Lop-Sided examples


I have an 8-10 page research paper due for my communications class. It is due in 5 weeks. The proposal was due tonight.  I just turned it in. I’m not going to talk about the topic of the paper here. What I am going to talk about is something that came up as I was reading the assignment guidelines.

The professor gave us examples of categories of acceptable scholarly sources, and types of sources he discouraged.

Items that are acceptable include:

      • Any data and reports from government and international agencies such as FCC, FTC, DOC, ITU, WTO, EU, UN, World Bank, etc.

Items that are discouraged include:

  • Wikipedia and similar online encyclopedias
  • Blogs
  • Any corporate PR documents
  • Various private corporations provide data on their activities. Use them very carefully as they tend to be part of marketing strategies
  • Politically charged think-tanks such as the Heritage Foundation, American Enterprise, Cato Institute

The last item is the list was the first thing I noted. It seems that the think-tanks we are warned against are all conservative. There is no balance in the recommendations. For instance, he could have listed the Center for American Progress as an example, and balance the list of conservative think tanks with a progressive one.

Actually, I went online to find a list of think-tanks, to verify that the three listed were all conservative. I found a list on the influence of think tanks in the media, as seen by how often they are cited. The article mentioned the top 25. I notice think-tanks come in conservative, conservative/libertarian,center-right, centrist, center-left, progressive. It seems that there are no liberal think-tanks.

This reminded me of discussions between two people who used to ride the bus with me a couple of years ago. The one guy would always talk about how balanced a news story coverage or interview panel was, and same someone as the conservative end of the panel.  To which the other guy said the first guy had no clue what conservative meant. The guy listed as conservative by the first guy was barely a moderate on the second guy’s spectrum.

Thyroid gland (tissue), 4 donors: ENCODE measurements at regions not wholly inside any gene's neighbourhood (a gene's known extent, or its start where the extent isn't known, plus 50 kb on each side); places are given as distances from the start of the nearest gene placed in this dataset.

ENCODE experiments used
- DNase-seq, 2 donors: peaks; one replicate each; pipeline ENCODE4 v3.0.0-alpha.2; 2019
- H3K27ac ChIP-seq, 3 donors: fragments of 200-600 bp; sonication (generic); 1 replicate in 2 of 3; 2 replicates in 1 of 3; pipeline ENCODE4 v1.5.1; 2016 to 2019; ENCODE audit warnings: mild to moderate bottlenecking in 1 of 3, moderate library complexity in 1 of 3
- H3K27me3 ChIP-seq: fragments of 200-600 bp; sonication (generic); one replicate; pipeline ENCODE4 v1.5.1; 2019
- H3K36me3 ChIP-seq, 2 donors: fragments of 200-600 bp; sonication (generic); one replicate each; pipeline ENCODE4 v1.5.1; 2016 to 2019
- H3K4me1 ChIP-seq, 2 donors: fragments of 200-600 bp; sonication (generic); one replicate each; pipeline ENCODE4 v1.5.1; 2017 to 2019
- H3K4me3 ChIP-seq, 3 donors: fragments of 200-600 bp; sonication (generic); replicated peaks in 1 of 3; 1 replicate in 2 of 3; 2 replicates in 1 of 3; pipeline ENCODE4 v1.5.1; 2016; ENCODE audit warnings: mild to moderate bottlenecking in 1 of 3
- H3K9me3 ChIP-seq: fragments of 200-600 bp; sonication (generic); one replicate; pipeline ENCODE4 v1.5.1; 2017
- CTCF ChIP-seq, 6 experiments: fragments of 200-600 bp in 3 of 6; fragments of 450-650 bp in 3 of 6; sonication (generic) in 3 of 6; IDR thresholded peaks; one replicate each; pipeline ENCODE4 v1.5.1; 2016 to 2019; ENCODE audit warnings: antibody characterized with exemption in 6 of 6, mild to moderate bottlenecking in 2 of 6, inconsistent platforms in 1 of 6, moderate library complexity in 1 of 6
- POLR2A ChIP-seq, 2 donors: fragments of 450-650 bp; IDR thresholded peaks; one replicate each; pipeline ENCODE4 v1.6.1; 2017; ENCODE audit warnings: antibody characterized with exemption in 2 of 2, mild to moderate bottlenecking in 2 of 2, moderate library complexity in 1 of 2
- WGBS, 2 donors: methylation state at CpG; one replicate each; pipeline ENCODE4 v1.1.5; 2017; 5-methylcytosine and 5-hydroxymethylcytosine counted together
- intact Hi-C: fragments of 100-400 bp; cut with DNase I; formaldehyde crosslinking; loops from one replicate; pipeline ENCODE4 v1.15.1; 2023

What concerns me about the paper guidelines, is that the professor never even thought to warn people about liberal think tanks, only conservative ones.

From the list of acceptable sources I only listed one from the full-page of examples. Apparently governments are good sources of information, because we know they are unbiased and have no agendas.

If I had copied the full list, the one theme that would have come up to the acceptable sources is: establishment. And no, that isn’t the traditional concept, the big business, corporate, etc., establishment. This is establishment as in the elite of media and academia.

Social Judgment Theory talks about the Theoretical Latitude of Acceptance — the range of opinions close enough to yours to be considered acceptable. The people on the bus with me had different ranges, and defined moderate differently. The sources deemed acceptable for the paper have that same Latitude of Acceptance range. While think tanks aren’t acceptable, it is conservative think-tanks that are the focus of the Latitude of Rejection.

I guess I need to take the advice from Social Judgment Theory on how to be persuasive with people who don’t share my views.


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